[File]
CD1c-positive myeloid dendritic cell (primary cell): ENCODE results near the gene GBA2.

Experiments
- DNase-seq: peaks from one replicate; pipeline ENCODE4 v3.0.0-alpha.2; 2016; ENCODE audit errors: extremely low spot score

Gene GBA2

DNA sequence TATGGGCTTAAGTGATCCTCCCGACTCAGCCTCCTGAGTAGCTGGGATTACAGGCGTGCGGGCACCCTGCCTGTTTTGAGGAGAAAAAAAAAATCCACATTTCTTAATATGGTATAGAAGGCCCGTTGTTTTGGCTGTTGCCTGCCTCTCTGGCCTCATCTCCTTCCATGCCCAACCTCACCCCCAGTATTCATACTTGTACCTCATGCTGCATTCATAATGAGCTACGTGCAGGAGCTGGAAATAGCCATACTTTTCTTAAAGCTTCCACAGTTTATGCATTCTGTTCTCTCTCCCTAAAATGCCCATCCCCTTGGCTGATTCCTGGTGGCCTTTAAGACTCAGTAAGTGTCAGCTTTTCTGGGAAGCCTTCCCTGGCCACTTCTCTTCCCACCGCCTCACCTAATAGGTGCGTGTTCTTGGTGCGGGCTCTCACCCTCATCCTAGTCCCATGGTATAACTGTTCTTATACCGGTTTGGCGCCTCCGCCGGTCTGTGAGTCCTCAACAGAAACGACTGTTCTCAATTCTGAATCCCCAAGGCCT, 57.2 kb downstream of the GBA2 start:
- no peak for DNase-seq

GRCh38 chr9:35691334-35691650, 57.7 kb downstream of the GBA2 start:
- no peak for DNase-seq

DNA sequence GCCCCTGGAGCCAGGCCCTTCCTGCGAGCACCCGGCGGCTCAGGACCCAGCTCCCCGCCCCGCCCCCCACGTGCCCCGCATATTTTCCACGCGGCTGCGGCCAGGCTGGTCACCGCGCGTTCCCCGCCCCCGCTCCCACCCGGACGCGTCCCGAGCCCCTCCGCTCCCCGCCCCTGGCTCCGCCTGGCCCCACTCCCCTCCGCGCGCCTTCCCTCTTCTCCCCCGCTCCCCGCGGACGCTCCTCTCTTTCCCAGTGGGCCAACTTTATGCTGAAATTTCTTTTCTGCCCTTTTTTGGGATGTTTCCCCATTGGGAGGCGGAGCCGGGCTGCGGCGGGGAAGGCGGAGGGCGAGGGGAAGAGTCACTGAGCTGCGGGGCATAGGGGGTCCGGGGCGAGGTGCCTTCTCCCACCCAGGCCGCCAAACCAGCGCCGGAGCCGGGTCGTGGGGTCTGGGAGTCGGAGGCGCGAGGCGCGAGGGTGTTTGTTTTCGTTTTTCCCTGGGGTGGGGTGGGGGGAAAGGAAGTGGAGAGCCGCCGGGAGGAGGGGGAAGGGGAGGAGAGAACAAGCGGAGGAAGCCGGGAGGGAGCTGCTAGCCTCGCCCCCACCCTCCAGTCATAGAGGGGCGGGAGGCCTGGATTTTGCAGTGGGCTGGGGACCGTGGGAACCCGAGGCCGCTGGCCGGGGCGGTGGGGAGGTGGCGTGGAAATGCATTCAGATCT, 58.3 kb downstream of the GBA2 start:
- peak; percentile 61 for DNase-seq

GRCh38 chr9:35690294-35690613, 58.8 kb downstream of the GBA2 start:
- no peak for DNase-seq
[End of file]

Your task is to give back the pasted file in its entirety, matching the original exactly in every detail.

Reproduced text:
CD1c-positive myeloid dendritic cell (primary cell): ENCODE results near the gene GBA2.

Experiments
- DNase-seq: peaks from one replicate; pipeline ENCODE4 v3.0.0-alpha.2; 2016; ENCODE audit errors: extremely low spot score

Gene GBA2

DNA sequence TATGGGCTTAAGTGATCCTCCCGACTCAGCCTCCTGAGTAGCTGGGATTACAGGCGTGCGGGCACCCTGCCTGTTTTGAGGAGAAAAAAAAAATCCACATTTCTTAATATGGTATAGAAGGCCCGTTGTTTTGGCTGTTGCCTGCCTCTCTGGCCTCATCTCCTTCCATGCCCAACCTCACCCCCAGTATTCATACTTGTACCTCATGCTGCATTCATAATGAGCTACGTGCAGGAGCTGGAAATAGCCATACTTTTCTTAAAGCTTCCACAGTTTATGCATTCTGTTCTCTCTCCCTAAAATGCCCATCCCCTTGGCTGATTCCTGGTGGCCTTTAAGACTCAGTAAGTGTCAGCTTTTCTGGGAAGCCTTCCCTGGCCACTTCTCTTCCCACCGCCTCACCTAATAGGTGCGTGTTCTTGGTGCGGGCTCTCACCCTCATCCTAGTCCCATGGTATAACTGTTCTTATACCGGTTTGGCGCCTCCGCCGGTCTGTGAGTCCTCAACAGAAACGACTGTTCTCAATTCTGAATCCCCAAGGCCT, 57.2 kb downstream of the GBA2 start:
- no peak for DNase-seq

GRCh38 chr9:35691334-35691650, 57.7 kb downstream of the GBA2 start:
- no peak for DNase-seq

DNA sequence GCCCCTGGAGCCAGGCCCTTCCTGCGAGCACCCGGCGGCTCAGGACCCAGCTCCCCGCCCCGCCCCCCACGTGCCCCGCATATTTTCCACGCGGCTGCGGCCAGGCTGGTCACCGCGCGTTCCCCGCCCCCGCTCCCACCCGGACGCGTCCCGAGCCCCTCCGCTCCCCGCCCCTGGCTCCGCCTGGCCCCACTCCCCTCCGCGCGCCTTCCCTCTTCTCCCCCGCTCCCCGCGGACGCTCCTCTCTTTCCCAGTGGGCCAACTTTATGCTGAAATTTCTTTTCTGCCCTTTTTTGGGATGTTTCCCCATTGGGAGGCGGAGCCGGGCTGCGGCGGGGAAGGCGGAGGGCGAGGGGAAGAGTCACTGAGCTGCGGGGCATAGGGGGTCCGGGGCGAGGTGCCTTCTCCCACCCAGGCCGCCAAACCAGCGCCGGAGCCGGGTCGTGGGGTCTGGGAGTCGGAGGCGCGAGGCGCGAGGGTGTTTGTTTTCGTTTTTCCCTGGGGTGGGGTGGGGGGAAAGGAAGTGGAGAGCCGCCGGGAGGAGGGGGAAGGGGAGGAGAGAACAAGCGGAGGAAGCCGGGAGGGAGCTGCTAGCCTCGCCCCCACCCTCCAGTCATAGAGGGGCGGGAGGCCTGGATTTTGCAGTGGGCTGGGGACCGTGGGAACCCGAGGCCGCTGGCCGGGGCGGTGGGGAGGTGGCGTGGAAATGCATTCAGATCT, 58.3 kb downstream of the GBA2 start:
- peak; percentile 61 for DNase-seq

GRCh38 chr9:35690294-35690613, 58.8 kb downstream of the GBA2 start:
- no peak for DNase-seq